Biden tours flood damage in eastern Kentucky
10 August, 2022, 3:06 am
LEXINGTON, Ky (Reuters) – U.S. President Joe Biden on Monday surveyed the damaged houses, uprooted trees and mud-filled roads left by severe flooding in eastern Kentucky and linked the devastation to climate change.
Extreme hot weather hit the region as families struggled to recover from flooding caused by torrential rains that began in late July. At least 37 people died, and some survivors escaped the fast-rising water with little more than their lives.
“As you all know, we’ve suffered the consequence of climate change, a significant number of weather catastrophes around the nation,” Biden said at a briefing with state and federal officials on the emergency response.
Biden scored a major victory on Sunday when the U.S. Senate passed a $430 billion bill that includes a clean energy package intended to fight climate change.
Governor Andy Beshear gave an upbeat assessment of the recovery work so far, joking that cell phone service has been restored even to state parks that never had it.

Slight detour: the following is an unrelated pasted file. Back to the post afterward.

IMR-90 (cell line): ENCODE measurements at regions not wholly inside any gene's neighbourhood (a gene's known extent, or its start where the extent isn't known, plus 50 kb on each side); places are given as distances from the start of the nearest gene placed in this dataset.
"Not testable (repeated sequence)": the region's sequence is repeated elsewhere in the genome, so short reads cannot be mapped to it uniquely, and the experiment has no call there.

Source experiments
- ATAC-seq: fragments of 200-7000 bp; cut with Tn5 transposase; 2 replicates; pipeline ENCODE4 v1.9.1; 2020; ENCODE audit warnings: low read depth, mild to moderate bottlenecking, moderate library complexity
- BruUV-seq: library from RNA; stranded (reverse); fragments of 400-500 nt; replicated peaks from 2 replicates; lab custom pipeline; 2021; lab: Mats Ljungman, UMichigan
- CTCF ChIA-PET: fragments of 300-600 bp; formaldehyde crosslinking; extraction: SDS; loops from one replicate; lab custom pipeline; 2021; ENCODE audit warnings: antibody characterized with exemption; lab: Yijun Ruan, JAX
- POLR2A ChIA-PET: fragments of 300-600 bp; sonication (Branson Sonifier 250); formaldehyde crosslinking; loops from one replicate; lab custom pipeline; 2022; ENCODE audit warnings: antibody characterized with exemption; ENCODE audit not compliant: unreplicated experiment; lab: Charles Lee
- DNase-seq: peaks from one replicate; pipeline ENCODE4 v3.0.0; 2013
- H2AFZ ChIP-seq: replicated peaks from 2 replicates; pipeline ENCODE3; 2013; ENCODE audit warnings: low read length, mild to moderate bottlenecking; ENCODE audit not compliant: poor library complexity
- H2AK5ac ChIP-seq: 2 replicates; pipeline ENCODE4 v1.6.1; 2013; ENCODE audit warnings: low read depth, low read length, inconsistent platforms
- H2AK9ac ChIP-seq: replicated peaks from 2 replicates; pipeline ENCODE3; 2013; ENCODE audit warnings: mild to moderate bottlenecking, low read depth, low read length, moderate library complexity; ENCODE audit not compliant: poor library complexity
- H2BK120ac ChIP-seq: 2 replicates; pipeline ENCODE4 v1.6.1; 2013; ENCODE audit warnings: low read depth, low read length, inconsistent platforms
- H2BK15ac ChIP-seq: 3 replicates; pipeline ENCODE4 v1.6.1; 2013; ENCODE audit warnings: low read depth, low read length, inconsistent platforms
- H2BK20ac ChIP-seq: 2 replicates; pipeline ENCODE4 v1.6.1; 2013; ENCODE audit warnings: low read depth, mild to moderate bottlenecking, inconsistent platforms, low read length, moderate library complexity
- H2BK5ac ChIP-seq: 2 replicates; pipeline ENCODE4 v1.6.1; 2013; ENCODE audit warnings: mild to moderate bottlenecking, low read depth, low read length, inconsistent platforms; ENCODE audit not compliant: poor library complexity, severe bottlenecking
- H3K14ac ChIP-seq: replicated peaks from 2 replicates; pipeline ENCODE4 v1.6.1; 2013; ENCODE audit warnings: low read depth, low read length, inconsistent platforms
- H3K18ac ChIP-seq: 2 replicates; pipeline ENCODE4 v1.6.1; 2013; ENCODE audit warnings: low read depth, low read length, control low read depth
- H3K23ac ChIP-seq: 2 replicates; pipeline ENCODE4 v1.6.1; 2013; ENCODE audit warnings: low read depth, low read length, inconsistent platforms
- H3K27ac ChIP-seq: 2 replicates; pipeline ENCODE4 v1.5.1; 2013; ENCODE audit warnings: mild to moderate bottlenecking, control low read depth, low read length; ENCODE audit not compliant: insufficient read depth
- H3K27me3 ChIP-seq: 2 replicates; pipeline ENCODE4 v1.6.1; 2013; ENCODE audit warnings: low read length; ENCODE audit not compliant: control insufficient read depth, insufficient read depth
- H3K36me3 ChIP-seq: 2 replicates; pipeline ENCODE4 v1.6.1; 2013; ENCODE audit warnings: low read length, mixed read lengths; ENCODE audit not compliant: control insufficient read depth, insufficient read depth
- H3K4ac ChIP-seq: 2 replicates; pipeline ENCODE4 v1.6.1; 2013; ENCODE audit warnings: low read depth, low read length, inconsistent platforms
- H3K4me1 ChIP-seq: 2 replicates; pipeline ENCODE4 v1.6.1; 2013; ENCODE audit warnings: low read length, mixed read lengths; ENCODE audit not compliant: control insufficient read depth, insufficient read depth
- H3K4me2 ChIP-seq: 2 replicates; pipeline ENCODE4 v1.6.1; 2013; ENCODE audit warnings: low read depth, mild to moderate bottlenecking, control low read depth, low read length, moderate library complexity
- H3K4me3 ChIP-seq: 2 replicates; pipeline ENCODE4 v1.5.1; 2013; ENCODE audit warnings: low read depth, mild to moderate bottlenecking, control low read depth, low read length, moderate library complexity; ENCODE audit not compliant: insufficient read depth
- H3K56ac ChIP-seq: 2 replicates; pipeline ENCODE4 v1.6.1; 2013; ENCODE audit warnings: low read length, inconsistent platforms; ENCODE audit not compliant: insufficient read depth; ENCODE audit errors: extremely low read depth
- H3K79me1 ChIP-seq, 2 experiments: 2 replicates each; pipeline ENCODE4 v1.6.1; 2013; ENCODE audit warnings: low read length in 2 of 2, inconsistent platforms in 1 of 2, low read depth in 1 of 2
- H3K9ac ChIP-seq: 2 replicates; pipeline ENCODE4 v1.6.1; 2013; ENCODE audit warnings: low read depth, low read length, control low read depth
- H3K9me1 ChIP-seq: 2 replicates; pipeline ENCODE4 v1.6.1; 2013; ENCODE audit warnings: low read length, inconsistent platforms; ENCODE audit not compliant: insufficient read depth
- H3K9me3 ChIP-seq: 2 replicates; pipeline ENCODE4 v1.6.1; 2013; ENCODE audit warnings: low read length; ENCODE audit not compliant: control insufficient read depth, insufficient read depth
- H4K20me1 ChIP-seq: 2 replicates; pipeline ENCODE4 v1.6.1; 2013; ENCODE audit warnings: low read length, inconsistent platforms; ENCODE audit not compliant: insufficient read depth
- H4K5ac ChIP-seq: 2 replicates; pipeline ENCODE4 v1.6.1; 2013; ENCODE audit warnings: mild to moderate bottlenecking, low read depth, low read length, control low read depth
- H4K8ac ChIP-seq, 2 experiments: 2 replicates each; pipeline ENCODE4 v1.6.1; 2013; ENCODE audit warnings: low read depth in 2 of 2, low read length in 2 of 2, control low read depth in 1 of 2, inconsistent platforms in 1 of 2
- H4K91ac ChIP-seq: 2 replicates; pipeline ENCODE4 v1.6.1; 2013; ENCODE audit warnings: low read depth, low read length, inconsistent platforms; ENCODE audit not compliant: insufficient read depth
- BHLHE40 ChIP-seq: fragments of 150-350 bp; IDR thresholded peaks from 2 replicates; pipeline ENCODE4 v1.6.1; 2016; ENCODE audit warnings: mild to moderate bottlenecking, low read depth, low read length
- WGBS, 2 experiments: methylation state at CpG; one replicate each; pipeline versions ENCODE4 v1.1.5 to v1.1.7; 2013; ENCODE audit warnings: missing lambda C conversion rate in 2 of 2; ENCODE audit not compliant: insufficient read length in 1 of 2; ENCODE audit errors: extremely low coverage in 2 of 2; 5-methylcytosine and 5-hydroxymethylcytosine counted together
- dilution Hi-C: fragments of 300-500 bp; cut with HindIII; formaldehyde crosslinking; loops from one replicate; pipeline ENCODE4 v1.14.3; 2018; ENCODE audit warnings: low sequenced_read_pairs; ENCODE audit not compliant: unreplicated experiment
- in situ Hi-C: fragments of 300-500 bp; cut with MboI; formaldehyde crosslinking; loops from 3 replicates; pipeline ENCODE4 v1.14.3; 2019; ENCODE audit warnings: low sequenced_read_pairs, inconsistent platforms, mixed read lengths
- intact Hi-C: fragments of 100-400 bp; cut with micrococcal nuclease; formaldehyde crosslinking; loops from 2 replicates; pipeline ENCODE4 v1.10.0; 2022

“We’ve got power to everybody but about 200 homes and that is incredible,” Beshear said. “Water to more people than we ever thought was possible.”
Biden approved a major disaster declaration for Kentucky last week, freeing up federal funds for emergency work.
Jill Biden helped pack donated clothing at a local school. The Bidens also planned to visit families affected by the disaster. It was the president’s first trip since testing negative over the weekend after a bout COVID-19.
The arduous task of cleaning up and rebuilding got under way last week as waters receded and remote areas became more accessible. Mountains of muddy debris, upended vehicles and homes dislodged from their foundations were common sights.
“It’s been a really challenging situation to watch unfold,” Deanne Criswell, administrator of the Federal Emergency Management Agency, told the emergency response briefing.
FEMA has provided 800 Kentucky residents across 12 affected counties with aid from $13 million in federal disaster relief funds, she said. The agency expects that number to increase and is calling back people who were initially denied aid.